Top Minority Business - Panda Express
In a highly saturated fast-food industry, the Asian owned Panda fast food enterprise is conquering the taste buds of Americans with gourmet Chinese cuisine. Andrew Cherng started the enterprise with his father in 1973. With a SBA loan they set up their first restaurant, Panda Inn, in Pasadena California. Ten years later, an opportunity to move their high-end restaurant into a fast-food setting became available, and Panda Express was born. Andrew's wife joined the company, after a successful career with Hughe's Aircraft and the two of them took the business to the top. Today, PANDA RESTAURANT GROUP, has four restaurant chains, the original Panda Inn: its clone fast food Panda Express, the newly added Japanese restaurant chain Hibachi-San, and the convenient order-to-pick-up Panda-Panda. The company grosses over $400 million in sales, has over 6,000 employees and has close to 500 locations. Their goal is to own 10,000 locations in their lifetime.
The Story of Calleen Cordero Designs
At age fifteen, Calleen Cordero began working in a high-end boutique in northern California, igniting her passion for footwear. By age sixteen, she was traveling to Europe, working full time as a buyer. She moved to marketing and sales, helping to create markets for well-known American designers. There was no southern California infrastructure for shoe making, but Calleen strove to realize her passion. She began working in her windowless basement and to finance her work, she took a $5,000 loan, took in boarders, sold her cars, and refinanced her house. Her creations are now all handmade in her factory in North Hollywood, California. She purchases her leather in Italy and produces orthopedic and ergonomic shoes with hand sculpted wooden bottoms and modeled leather soles. She opened her first retail store in 2005 to showcase CALLEEN CORDERO DESIGNS, INC. and is now running a worldwide business. She ships her products within the United States and to Europe, Asia, and the Middle East.
Phillip Ramos Jr: Beating The Odds
Phillip Ramos Jr. (firstname.lastname@example.org) had quite a difficult youth, but his faith and determination allowed him to beat the odds. After years of working in the manufacturing industry, Phillip decided to branch out on his own. His company, PHILATRON INTERNATIONAL, opened its doors in 1974. His company specializes in manufacturing electronic wire, cable and hoses. Times were tough: he had no capital and no client base. He was selling bundles of wire out of his garage. Getting business was hard, but the company eventually found its niche -- to focus on custom-made products. But the company struggled again due to economic troubles. But developing new products and patenting them turned the business around. This year, Philatron celebrates their 30th year in business. Phillip's company has come a long way, including moving from a meager factory to a space that covers 100,000 square feet.
Success Story of Roland Wiley - Raw International, Inc
Roland Wiley (www.rawinternational.com) was a top architectural designer at an established firm in Los Angeles. However, he realized there would not be anymore growth opportunities for him in the company. This convinced him to leave the prestigious position to become an entrepreneur. He formed a partnership with Steven Lott and created an architectural company called RAW INTERNATIONAL, INC. in 1984.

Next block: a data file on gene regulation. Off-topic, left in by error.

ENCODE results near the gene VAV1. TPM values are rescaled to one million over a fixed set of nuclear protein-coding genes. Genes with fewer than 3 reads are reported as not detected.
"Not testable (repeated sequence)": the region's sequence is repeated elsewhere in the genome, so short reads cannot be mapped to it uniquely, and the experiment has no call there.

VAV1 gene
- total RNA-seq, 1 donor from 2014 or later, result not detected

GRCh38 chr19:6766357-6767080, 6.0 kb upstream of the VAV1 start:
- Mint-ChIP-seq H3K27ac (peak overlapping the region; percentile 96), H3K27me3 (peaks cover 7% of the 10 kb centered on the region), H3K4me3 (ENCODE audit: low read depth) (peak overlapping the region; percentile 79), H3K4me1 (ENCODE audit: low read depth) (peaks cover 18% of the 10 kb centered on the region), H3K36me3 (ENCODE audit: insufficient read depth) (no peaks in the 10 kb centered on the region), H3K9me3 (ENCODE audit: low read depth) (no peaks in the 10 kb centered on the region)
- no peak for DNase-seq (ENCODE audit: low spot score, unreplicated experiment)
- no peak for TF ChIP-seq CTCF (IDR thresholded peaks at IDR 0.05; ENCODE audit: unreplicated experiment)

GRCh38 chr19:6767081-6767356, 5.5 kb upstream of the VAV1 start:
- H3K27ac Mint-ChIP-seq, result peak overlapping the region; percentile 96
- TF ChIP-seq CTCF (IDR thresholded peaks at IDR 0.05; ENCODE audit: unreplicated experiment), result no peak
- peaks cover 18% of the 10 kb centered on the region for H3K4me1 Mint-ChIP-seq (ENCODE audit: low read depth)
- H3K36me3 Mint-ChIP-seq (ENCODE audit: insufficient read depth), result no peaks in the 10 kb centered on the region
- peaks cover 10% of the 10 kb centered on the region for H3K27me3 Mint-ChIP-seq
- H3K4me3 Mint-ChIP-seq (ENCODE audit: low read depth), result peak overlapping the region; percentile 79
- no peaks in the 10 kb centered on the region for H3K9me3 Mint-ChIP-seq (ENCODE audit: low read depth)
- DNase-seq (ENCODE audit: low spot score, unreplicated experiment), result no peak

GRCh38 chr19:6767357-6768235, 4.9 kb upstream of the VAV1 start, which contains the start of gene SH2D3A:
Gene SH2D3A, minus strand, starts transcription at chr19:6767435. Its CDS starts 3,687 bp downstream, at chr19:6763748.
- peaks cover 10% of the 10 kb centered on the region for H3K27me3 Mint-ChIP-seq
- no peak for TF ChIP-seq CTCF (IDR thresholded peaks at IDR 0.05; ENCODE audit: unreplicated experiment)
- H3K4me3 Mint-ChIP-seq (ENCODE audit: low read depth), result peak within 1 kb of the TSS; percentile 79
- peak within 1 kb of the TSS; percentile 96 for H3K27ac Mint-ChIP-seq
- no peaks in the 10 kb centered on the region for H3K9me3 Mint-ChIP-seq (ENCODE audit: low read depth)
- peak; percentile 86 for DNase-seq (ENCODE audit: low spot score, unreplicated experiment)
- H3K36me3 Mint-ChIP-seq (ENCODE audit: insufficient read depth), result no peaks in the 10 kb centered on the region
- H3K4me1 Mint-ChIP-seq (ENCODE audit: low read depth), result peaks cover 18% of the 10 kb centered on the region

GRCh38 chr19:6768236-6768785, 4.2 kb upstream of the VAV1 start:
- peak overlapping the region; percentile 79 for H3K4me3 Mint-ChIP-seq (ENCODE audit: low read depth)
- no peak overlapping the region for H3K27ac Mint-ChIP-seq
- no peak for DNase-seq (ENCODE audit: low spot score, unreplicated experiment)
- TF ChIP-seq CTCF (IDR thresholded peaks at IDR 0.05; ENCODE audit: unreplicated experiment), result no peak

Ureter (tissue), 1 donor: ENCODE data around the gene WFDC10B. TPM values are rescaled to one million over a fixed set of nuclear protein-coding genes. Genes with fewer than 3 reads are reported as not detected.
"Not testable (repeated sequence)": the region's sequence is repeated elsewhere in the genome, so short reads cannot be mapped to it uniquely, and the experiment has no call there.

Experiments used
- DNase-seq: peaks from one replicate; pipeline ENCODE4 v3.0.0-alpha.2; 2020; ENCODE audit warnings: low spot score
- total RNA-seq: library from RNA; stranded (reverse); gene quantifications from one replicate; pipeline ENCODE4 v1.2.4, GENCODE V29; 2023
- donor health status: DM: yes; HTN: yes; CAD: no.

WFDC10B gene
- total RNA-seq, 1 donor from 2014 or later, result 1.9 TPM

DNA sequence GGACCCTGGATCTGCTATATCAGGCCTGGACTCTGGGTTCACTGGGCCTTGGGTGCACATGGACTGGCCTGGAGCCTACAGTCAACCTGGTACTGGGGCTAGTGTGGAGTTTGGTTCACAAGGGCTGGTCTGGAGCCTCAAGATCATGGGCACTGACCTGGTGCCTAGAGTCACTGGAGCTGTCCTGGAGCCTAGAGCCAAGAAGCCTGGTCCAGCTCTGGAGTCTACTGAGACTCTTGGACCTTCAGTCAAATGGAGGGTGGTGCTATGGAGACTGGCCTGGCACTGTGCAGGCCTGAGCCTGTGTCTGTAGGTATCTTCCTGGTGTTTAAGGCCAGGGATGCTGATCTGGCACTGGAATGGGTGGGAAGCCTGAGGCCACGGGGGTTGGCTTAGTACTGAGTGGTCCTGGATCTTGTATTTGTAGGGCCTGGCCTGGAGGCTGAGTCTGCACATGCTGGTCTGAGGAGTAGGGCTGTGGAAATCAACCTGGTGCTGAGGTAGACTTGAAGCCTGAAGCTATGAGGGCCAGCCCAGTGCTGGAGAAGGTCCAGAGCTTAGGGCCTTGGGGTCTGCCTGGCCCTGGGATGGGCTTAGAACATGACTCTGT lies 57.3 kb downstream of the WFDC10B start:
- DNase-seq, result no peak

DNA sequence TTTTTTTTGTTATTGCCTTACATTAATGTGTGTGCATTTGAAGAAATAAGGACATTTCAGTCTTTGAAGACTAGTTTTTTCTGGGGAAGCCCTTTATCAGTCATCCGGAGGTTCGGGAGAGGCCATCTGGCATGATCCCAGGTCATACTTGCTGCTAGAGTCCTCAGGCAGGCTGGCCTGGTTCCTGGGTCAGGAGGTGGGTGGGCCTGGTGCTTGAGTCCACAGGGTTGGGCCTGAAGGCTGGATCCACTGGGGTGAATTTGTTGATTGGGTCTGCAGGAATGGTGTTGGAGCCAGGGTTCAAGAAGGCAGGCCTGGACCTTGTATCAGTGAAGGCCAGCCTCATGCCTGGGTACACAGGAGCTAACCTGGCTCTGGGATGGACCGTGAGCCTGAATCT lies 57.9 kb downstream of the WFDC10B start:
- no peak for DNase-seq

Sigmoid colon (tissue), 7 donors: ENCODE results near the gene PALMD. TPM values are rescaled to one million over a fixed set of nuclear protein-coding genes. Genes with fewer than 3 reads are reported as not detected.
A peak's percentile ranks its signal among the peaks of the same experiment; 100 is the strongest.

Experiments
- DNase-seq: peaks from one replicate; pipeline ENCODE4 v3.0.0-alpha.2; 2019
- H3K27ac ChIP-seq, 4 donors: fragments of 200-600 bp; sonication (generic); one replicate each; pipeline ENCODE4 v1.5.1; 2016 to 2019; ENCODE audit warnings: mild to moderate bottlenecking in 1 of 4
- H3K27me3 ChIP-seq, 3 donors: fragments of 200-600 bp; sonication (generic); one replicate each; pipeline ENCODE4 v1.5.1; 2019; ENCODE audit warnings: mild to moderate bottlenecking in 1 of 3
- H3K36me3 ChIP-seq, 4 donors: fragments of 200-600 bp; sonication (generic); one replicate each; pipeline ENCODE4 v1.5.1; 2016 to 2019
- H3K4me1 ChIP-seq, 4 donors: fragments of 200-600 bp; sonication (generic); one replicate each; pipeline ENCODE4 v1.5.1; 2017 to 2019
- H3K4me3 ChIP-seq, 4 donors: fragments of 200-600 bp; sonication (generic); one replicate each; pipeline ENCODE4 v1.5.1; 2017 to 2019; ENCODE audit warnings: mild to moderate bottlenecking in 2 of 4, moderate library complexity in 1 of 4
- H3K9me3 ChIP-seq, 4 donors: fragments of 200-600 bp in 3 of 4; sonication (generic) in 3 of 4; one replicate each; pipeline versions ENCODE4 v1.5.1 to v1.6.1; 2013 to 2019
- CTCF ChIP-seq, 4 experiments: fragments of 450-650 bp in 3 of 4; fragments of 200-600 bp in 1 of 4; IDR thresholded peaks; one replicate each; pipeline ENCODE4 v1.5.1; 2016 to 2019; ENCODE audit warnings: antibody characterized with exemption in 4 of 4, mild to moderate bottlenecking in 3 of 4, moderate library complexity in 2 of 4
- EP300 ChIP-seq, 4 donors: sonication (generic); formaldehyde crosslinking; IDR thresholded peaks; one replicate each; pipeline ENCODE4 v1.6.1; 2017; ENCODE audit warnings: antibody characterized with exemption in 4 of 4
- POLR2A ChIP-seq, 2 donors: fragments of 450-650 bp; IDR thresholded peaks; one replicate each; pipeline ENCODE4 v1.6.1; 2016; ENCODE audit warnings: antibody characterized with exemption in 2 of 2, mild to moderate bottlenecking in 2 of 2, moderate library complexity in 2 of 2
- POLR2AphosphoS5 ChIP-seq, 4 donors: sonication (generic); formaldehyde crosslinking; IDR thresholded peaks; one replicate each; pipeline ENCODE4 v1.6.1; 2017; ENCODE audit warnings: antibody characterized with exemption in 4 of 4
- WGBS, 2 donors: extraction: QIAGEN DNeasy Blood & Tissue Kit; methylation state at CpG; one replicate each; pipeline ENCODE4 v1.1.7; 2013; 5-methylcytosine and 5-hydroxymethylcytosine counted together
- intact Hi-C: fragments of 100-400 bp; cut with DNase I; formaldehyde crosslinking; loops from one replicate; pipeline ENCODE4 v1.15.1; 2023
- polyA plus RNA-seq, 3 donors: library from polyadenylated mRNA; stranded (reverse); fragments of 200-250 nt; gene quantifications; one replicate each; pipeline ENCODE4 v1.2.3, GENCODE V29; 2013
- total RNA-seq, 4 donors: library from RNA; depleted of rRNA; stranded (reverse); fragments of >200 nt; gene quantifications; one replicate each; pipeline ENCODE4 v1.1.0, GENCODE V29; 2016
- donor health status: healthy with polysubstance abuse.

Minimailers: Story of a Direct Mail Company
Bill Rivera (www.minimailers.com) and his company MMI first appeared on Making It! in 1989. Since then, the direct mail company has expanded its staff to 150 employees. Bills success can be attributed to his ability to provide added value to the clients he serves. He does this by using technology to create growth opportunities for his business. He believes he will be able to increase the response rate from 3% to an impressive 300% with the help of digital capability and one-to-one marketing. In addition, MMI participates in a significant portion of the pre-mailing process and is now considered to be a semi-partner of the United States Postal Service. Currently, Bill is working to expand his company by opening a third facility that specializes in digital color printing.
Growing Your Non-Profit - Sarita Vasa
Sarita Vasa (www.artwallah.org) was an undergraduate student at UCLA when she obtained an internship position at the Craft and Folk Art Museum. While working there, she became inspired to create an expressive medium for South Asians. Upon her graduation, Sarita founded a nonprofit center called ARTWALLAH. The name was derived from the words "art" and "wallah," which means someone who creates. Through her organization she was able showcase South Asian art and culture with events like the ArtWallah Festival. Sarita's work was well received and her business grew exponentially, eventually reaching $200,000 in 2005. In the future, she wants to continue developing ArtWallah. Sarita has taken a step in realizing her vision by hiring Linsey Schade and Ashwini Srikantiah, who serve as the executive and artistic directors, respectively. She and her team are working to increase ArtWallah's budget to over $500,000 in the next five years.